Source: AgriLife Today
Pecan quality and quantities are exceeding early expectations, according to a Texas A&M AgriLife Extension Service expert.
Larry Stein, Ph.D., AgriLife Extension horticulturist, Uvalde, said the early pecan crop estimate was for a below-average year. But timely late-season rains and plenty of sunshine helped kernel production.
“Pecans were originally predicted to be off somewhat, but they’ve been better than expected with regard to yields and especially quality,” he said. “It was a stressful summer in Southwest Texas, but as long as growers had plenty of irrigation water, it looks like quality has been superior to last year.”
Stein said kernel quality was much better than last year when late-season rains and cloudy skies hurt pecans as they were filling.
Early freeze not a problem, yet
This year, an early freeze at the end of October caused some concerns because pecans froze with shucks still unopened in late-maturing varieties like Choctaws and Kiowas, Stein said. Once unopened pecans freeze, they must be opened physically, which translates into more harvest labor.
“I think most of those pecans were mature enough to be OK,” he said. “I haven’t heard about any major problems with the kernels associated with freeze damage.”
Stein said freezing temperatures “caught the trees off guard” because temperatures swung from warm to cold so quickly. The combination of dewy mornings and extreme foliage drops were causing some issues with harvesting nuts on the ground.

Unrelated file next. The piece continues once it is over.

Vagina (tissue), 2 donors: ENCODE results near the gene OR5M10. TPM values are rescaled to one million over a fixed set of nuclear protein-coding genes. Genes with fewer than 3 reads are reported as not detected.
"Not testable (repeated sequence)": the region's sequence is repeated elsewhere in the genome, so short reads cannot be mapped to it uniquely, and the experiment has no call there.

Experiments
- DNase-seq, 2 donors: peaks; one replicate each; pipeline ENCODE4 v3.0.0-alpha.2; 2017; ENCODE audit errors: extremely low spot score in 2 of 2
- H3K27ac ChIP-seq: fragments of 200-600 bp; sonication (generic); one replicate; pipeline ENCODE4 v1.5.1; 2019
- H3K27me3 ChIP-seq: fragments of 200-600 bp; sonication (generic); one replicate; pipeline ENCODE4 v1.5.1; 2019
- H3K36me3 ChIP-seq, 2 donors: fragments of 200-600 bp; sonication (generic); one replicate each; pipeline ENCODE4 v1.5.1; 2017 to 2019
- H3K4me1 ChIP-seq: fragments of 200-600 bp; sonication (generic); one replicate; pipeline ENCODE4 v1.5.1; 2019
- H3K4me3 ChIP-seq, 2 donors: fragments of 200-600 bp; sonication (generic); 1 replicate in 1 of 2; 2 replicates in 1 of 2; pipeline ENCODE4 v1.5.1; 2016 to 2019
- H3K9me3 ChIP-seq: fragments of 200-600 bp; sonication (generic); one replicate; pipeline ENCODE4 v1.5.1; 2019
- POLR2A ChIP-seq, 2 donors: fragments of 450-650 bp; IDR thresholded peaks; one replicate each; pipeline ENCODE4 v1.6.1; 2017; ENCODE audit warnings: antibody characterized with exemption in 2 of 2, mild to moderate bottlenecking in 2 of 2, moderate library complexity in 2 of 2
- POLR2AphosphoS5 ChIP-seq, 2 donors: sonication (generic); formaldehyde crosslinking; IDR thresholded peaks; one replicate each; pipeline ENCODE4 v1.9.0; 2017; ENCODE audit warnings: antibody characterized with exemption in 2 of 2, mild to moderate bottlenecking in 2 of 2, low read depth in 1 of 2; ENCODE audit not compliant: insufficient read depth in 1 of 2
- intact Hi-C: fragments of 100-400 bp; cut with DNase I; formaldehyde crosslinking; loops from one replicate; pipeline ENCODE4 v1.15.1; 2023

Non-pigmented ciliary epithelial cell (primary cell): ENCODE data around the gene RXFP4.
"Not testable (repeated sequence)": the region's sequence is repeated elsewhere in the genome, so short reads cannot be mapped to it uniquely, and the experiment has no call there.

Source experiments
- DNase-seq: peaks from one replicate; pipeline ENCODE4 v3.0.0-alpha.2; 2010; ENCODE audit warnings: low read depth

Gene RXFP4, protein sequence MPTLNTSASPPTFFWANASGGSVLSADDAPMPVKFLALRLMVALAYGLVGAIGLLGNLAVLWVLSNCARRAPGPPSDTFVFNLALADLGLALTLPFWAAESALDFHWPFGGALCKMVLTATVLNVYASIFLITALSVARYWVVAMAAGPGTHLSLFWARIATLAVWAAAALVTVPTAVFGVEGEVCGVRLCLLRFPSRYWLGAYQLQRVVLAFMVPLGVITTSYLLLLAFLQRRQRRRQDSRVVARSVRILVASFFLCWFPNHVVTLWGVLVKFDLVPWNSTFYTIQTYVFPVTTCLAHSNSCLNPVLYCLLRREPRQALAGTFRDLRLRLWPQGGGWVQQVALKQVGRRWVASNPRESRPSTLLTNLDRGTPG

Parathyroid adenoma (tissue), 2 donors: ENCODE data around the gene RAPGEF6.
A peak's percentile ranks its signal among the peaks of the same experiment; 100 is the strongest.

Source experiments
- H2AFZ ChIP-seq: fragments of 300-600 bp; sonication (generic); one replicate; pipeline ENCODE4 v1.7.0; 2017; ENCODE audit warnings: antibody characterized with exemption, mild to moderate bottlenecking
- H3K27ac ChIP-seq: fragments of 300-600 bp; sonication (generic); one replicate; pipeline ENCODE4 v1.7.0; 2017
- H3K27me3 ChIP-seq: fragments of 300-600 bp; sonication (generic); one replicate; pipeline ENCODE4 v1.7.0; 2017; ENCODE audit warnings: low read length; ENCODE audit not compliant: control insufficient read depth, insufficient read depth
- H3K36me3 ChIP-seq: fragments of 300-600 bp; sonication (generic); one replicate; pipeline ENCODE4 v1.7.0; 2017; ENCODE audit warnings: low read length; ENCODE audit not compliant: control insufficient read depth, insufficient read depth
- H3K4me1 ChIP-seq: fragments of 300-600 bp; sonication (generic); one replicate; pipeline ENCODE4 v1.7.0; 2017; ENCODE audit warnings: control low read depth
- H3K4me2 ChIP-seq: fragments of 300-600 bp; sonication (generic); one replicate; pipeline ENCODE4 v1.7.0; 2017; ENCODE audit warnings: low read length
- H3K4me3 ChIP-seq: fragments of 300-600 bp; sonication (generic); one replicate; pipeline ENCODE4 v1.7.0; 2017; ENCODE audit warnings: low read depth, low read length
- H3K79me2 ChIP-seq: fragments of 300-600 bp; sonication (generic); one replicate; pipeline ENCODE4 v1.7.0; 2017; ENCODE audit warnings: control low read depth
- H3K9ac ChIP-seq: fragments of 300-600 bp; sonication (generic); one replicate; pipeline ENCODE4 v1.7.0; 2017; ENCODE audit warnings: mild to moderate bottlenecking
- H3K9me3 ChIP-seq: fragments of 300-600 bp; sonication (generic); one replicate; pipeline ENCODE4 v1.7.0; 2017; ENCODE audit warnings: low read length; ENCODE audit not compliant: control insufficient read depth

The early leaf drops could also affect the 2020 crop, he said. Typically, trees shed leaves around Thanksgiving, which provides trees several weeks to store energy and food before going dormant.
“It’s not uncommon to have freezes at Halloween, but I think this year trees weren’t acclimated to the cold,” he said. “Luckily we haven’t heard of any major issues with this year’s crop. Now, what it means for next year, who knows? But typically, we see a drop in production when trees get less recovery time to store up food and energy for next year.”
Despite good quality, pecan prices have been mediocre this season, “not bad, but not good either,” Stein said.
The U.S. Department of Agriculture reported retail and holiday gift markets were steady and pecan demand was strong. The commercial/domestic market softened, and some domestic buyers were waiting to see if the price will continue to decline before committing to purchase pecans.
The American Pecan Board reported stable pecan prices and that growers had weathered the ongoing trade war with China relatively well as global demand continues to grow.
“The tariff situation with China is still not resolved, and that hurts U.S. exports and ultimately prices for producers,” Stein said. “Growing demand from the Chinese market had been a game-changer for pecan producers over the last decade.”
AgriLife Extension district reporters compiled the following summaries: